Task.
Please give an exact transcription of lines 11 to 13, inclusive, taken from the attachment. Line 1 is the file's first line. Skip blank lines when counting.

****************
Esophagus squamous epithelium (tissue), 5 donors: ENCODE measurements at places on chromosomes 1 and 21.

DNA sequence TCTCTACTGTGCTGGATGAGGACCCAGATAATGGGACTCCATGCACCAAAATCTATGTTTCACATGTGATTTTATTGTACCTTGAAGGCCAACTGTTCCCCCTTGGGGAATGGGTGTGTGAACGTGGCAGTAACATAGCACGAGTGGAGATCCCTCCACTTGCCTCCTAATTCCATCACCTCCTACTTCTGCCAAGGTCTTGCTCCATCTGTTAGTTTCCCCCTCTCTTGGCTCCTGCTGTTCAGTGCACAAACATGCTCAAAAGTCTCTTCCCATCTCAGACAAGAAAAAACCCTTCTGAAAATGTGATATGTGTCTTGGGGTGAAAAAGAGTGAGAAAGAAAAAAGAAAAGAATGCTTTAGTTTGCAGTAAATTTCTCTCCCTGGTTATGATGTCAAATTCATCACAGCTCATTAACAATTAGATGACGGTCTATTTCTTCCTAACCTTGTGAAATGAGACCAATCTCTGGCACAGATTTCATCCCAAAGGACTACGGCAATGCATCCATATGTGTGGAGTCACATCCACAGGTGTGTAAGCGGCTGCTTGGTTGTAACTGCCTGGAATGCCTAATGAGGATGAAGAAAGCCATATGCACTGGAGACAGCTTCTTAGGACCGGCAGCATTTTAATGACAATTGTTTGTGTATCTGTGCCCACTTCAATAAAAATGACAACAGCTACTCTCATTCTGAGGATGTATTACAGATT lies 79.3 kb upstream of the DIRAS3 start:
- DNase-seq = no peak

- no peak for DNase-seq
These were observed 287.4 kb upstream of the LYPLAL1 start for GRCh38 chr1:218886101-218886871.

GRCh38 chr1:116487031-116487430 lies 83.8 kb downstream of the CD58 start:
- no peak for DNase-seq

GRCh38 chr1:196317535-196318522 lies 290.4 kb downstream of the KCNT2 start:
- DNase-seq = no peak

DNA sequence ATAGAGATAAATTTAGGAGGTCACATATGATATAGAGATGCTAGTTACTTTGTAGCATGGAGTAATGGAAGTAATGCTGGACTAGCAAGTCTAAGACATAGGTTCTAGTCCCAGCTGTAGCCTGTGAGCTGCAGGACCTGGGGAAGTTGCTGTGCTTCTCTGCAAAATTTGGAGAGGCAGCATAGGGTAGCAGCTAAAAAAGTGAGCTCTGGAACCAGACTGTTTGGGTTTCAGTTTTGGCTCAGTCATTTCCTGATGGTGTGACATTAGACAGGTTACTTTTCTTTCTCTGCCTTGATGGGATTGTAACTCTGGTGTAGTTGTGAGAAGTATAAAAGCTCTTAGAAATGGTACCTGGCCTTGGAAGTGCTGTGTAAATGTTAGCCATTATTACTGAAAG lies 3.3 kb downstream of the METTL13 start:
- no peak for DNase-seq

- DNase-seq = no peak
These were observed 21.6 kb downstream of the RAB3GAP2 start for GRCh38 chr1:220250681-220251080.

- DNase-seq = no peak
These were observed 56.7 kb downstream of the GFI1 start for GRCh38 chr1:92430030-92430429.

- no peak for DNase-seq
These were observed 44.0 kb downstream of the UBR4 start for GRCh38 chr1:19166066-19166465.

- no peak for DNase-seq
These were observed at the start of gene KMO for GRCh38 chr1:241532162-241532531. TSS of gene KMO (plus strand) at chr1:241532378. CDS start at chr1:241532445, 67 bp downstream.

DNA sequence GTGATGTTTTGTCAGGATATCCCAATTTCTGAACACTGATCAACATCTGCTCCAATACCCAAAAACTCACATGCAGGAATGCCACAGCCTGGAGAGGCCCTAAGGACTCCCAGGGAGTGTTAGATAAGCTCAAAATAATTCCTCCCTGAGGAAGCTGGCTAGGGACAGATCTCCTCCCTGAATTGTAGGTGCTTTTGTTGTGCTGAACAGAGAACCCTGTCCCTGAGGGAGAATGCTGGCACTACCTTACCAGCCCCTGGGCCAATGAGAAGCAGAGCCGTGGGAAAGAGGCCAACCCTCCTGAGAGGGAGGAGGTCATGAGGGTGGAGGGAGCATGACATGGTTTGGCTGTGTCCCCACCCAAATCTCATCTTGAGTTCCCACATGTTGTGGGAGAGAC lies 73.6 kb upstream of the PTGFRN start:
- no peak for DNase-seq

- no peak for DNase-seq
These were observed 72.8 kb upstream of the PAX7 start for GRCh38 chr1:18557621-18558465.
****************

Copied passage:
- no peak for DNase-seq

- DNase-seq = no peak
These were observed 21.6 kb downstream of the RAB3GAP2 start for GRCh38 chr1:220250681-220251080.